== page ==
Legacies: A History Journal for Dallas and North Central Texas, Volume 27, Number 2, Fall 2015 Page: 6 of 67
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Attempts To Annex
the Park Cities
BY DREW WHATLEY
house divided against itself cannot stand,"
but it can apparently grow into one of the largest
metropolitan areas in the United States. Dallas-
Fort Worth has myriad divisions: counties and cit-
ies, east and west, cowboys and cosmopolitan. One
of the most unusual is the two tiny incorporated
communities set in the middle of the hustle and
bustle of Dallas. These small oases are aptly called
the Park Cities, and these twin sisters grew up in
the shadow of Dallas. The argument about their
independence soured relations between them and
the city of Dallas for decades.
Highland Park and University Park were both
founded with an eye toward eventual integration
with the city of Dallas. Highland Park was first,
with its initial design and development beginning
in 1906 and incorporation as a town in 1913. Uni-
versity Park grew along with Southern Methodist
University, which was founded in 1911, and it was
incorporated in 1924. Designed by Wilbur David
Cook, who also planned Beverly Hills, California,
Highland Park was promoted as a suburban town
for the businessmen of Dallas, while University
Park provided homes for SMU faculty and staff
as well as other middle-class families. It was widely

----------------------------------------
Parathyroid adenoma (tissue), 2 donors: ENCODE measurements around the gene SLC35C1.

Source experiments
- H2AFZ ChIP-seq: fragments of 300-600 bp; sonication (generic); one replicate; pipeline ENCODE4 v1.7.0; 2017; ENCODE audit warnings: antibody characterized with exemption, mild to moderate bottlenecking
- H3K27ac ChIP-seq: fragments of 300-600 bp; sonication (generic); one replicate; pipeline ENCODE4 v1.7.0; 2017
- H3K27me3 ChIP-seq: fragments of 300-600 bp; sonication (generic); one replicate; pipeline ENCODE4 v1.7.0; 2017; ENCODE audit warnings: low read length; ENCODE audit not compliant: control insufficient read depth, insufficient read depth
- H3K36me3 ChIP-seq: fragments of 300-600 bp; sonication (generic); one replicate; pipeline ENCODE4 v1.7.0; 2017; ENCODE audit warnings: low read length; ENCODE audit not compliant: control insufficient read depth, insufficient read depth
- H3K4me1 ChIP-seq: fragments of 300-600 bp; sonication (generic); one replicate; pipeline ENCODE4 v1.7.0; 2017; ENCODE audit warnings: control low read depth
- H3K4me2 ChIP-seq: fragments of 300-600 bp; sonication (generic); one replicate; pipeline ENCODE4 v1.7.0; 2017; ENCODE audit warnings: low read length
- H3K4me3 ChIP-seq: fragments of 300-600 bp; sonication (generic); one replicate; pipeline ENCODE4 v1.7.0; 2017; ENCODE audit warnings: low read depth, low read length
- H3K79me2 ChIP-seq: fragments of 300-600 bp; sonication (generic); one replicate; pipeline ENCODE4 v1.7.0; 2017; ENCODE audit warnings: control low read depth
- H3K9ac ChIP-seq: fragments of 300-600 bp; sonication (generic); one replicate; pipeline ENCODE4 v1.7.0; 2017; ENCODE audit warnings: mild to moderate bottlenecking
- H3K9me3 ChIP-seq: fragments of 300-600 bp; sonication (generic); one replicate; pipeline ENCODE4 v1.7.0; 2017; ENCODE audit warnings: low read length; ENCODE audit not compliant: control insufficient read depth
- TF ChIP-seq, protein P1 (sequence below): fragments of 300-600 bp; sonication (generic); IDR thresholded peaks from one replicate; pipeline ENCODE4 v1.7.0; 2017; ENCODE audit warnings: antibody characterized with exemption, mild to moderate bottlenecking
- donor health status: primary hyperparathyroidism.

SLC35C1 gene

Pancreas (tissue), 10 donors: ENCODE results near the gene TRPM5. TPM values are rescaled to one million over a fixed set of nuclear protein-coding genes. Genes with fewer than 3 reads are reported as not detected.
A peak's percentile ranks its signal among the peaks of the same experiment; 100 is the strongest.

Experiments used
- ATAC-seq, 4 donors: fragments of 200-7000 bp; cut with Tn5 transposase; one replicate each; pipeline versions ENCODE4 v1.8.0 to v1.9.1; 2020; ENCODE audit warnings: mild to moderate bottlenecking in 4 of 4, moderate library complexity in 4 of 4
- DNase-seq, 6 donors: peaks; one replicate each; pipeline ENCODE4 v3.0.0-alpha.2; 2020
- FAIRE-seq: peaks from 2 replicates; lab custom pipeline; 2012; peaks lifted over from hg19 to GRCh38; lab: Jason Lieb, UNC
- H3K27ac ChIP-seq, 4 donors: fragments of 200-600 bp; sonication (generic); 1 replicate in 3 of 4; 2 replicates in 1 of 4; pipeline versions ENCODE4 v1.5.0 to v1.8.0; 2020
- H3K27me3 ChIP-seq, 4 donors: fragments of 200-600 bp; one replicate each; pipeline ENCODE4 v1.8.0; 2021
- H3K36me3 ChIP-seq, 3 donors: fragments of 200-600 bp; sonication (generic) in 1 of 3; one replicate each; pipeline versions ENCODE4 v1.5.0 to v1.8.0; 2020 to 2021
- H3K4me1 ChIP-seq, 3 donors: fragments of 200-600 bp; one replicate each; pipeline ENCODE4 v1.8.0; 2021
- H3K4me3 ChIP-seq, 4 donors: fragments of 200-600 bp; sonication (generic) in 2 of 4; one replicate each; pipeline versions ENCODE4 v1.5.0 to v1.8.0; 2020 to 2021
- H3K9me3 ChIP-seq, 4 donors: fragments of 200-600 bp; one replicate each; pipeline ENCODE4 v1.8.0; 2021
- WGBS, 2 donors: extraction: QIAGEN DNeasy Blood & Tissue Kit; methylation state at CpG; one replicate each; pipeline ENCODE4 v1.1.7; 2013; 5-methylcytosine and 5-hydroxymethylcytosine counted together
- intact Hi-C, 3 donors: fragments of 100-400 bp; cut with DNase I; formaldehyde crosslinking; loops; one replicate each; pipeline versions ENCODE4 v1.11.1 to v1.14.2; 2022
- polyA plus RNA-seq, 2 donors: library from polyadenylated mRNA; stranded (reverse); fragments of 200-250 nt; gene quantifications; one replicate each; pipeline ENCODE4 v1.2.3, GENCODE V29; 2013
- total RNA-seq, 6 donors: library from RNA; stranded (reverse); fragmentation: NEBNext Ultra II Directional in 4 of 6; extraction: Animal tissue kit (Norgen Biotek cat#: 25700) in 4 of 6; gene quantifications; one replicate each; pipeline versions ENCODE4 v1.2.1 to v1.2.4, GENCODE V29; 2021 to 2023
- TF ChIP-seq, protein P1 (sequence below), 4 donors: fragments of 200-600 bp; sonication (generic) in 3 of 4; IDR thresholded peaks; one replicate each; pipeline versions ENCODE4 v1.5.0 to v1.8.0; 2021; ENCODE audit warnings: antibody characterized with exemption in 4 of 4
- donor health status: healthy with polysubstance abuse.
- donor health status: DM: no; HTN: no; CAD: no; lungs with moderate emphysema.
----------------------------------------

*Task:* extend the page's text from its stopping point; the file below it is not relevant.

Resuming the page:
assumed that the Park Cities would eventually be
integrated into Dallas. A common misconception,
however, is that Highland Park asked Dallas for an-
nexation before it incorporated in 1913.1 The sto-
ry goes that Dallas didn't want to pay the costs to
connect Highland Park utilities and so it declined.
But a careful search through Dallas City Council
minutes and newspapers has failed to document
this tale, which must be dismissed as apocryphal.2
Even so, the developers of Highland Park expect-
ed eventual annexation, and former Dallas mayor
W.M. Holland went on the record in 1917 claim-
ing that it wasn't "a question of whether Highland
Park wants to add itself to the city ... it is a ques-
tion as to what method."3 That arrogance would
later be shown to have been unwarranted.
The first feelers by the city of Dallas regarding
annexation came a scant four years after the incor-
poration of Highland Park. In early 1917, a Cham-
ber of Commerce employee was charged with
investigating steps toward annexation and meet-
ing with Highland Park representatives towards
that goal.4 Many of these early merger proposals
4 LEGACIES Fall 2015
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Hazel, Michael V. Legacies: A History Journal for Dallas and North Central Texas, Volume 27, Number 2, Fall 2015, periodical, Autumn 2015; Dallas, Texas. (https://texashistory.unt.edu/ark:/67531/metapth712400/m1/6/: accessed March 25, 2019), University of North Texas Libraries, The Portal to Texas History, https://texashistory.unt.edu; crediting Dallas Historical Society.